Affordable Care Act Implementation: How Is it Affecting the Health Care Workforce?

As the first components of the new health care reform law begin to take shape, a new and very different world appears on the horizon for health care workers in many parts of the system.

    • April 7, 2011

The real story of the Affordable Care Act (ACA) today is implementation—a quiet, less dramatic process, when compared to the fractious public debate of the last year. As 44 of the law’s 47 provisions, slated for 2010 to the end of 2011, are being put into operation, health care professionals at the policy level are struggling to build the complex infrastructure needed to support the law. In year one of implementation, the ACA has already begun to reshape the health care system, creating new prospects and unforeseen challenges for health care workers.

“It’s fascinating to see how the states are grappling with the changes that have to be completed now,” says Michael Gusmano, Ph.D., a Robert Wood Johnson Foundation (RWJF) Scholar in Health Policy Research (1995 - 1997) and a research scholar at the Hastings Center.

“We should take great pride in the amount of effort put in by people in civil service to make this law work in a very difficult environment,” says Frank Thompson, Ph.D., a 2007 winner of a RWJF Investigator Award in Health Policy Research.

That said, daily working life in most clinics, hospitals and physician’s offices has remained the same, but that will change in coming months. As the early provisions of the law take effect and we move toward 2012, “we will be seeing a shift in how doctors and hospitals do business,” says Lawrence Casalino, M.D., Ph.D., chief of the Division of Outcomes and Effectiveness Research in the Department of Public Health at Weill Cornell Medical College. “It may be hard for some, but many leaders in health care organizations see the challenges posed by the ACA as an opportunity to do good things for their patients.”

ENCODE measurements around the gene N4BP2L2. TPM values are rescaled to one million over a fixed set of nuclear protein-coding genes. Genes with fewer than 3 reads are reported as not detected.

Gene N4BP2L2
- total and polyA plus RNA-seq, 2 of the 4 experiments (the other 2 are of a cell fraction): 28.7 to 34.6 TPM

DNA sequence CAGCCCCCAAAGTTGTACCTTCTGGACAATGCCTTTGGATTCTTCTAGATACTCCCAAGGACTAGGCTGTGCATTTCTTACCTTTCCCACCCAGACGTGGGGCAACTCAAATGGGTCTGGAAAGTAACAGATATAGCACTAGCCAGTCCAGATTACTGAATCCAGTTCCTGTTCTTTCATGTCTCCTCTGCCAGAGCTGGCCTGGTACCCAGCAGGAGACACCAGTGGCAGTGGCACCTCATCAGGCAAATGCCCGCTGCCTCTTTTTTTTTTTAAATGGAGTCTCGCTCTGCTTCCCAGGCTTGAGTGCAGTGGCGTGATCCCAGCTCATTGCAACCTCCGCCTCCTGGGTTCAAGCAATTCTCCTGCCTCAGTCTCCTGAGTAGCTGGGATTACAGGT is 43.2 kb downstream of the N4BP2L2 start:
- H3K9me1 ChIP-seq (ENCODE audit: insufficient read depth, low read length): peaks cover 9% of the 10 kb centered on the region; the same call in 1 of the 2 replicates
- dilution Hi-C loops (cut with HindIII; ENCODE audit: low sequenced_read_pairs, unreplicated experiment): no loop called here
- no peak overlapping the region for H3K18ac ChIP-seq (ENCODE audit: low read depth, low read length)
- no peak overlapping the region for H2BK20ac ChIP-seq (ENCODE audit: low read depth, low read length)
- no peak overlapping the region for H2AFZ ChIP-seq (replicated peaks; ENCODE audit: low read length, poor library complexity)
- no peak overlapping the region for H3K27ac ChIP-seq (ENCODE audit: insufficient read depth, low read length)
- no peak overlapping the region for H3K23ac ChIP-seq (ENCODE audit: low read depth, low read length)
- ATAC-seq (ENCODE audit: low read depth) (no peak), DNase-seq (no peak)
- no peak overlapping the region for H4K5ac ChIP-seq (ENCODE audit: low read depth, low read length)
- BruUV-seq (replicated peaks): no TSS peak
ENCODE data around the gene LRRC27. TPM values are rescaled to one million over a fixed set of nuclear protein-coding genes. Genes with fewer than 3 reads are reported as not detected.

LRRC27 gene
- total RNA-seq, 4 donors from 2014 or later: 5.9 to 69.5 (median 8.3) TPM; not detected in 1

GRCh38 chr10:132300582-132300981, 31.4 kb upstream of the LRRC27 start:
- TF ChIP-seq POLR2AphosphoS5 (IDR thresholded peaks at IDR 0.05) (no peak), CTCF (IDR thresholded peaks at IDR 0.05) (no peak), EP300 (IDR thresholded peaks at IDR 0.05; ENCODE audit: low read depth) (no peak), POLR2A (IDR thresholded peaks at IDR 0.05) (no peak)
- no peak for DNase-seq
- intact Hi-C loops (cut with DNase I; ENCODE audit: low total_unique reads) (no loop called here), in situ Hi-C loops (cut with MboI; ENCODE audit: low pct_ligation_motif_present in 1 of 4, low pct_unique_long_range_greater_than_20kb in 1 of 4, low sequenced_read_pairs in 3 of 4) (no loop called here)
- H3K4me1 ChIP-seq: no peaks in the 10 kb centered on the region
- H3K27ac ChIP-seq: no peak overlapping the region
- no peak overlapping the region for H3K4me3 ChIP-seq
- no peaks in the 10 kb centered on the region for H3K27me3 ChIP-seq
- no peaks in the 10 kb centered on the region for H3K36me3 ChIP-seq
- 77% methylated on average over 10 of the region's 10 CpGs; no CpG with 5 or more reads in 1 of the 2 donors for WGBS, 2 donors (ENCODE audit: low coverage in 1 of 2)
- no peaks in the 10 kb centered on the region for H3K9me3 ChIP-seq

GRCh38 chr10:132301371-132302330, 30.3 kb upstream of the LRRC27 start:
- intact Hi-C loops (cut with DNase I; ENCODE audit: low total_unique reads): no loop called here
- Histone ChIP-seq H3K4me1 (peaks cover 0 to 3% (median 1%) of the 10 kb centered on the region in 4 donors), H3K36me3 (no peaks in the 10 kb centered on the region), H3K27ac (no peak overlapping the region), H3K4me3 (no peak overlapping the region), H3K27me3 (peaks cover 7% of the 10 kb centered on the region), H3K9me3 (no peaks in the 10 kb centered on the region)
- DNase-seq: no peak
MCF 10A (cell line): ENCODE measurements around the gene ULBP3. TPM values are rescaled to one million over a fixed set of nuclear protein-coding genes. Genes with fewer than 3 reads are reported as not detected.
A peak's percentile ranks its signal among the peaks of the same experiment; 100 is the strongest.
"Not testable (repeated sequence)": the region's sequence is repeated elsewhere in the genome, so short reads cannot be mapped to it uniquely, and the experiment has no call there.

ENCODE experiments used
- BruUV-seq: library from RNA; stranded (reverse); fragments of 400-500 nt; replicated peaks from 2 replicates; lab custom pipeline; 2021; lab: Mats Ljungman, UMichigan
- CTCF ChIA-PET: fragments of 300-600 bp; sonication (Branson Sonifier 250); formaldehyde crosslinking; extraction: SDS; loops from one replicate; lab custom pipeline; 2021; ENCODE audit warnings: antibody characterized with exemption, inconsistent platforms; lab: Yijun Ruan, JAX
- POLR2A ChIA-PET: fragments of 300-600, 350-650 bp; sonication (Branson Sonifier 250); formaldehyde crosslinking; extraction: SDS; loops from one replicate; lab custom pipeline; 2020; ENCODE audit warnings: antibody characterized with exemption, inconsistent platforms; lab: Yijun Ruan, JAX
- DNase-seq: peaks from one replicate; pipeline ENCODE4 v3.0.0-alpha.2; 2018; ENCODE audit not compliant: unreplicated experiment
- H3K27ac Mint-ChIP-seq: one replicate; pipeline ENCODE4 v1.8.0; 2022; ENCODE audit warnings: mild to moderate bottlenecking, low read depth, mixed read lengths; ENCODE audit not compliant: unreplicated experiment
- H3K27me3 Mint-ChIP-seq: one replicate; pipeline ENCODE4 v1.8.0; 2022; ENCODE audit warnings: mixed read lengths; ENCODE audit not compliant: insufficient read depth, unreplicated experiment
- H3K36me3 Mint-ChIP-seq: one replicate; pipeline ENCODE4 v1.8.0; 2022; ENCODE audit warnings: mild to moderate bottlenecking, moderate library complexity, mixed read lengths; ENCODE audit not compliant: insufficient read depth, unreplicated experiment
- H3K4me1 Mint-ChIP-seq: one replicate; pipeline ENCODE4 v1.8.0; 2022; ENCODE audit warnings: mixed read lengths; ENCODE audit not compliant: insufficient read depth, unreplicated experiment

“I would say in the near term, things are going pretty well,” says David Cutler, Ph.D., a professor at Harvard University and expert on the economics of health care who has advised RWJF Scholars in Health Policy Research. “Young people are covered. The medical loss-ratio rules for insurance companies have gone into effect. None of this without hiccups, of course, but things are going fairly well.”

ACA At-a-Glance: The Workforce

The ACA is advancing, but as it rolls out, it is still difficult to sort through the many provisions affecting patients, insurance companies, hospitals and providers to determine what will have the most impact on health care workers.

Much of the current ACA activity focuses on the Centers for Medicare and Medicaid Services (CMS). “People at CMS have sustained the momentum to try to move things forward,” says Thompson, who is also a professor at Rutgers University. A 10 percent bonus payment plan for physicians serving Medicare patients with certain conditions and general surgeons has gone into effect, along with a rule reimbursing certified nurse-midwives at the same level as physicians. The new Center for Medicare and Medicaid Innovation has initiated stakeholder meetings and other activities as first steps toward its stated goal: to reform CMS’s payment structure in ways that will improve quality, while cutting costs.

At the same time, there are growing concerns about “current state efforts to cut Medicaid budgets and the viability of relying so heavily on Medicaid as the basis for insurance expansion,” Gusmano adds. “Even with generous federal matching rates, state willingness to sustain these expansions is uncertain and the implications for other state spending priorities are unclear.”

Because states can no longer cut Medicaid enrollment, “some have cut service packages, affecting dental care and even organ transplants,” says Thompson. “In addition, more than 30 states have cut some form of provider payment.”

The other highly active sector is community health. More than $900 million has been given to selected community health centers nationwide to expand the services they provide (part of $11 billion to be allocated over five years). And as of January, the Department of Health and Human Services (HHS) has created 11 new teaching health centers to support five-year graduate education programs to train a larger number of primary care physicians and dentists working in community settings. This, along with the $250 million from the Prevention and Public Health Fund slated to improve the supply of primary care providers, has begun and will continue to generate new job opportunities for community-focused physicians, nurses and frontline health care workers.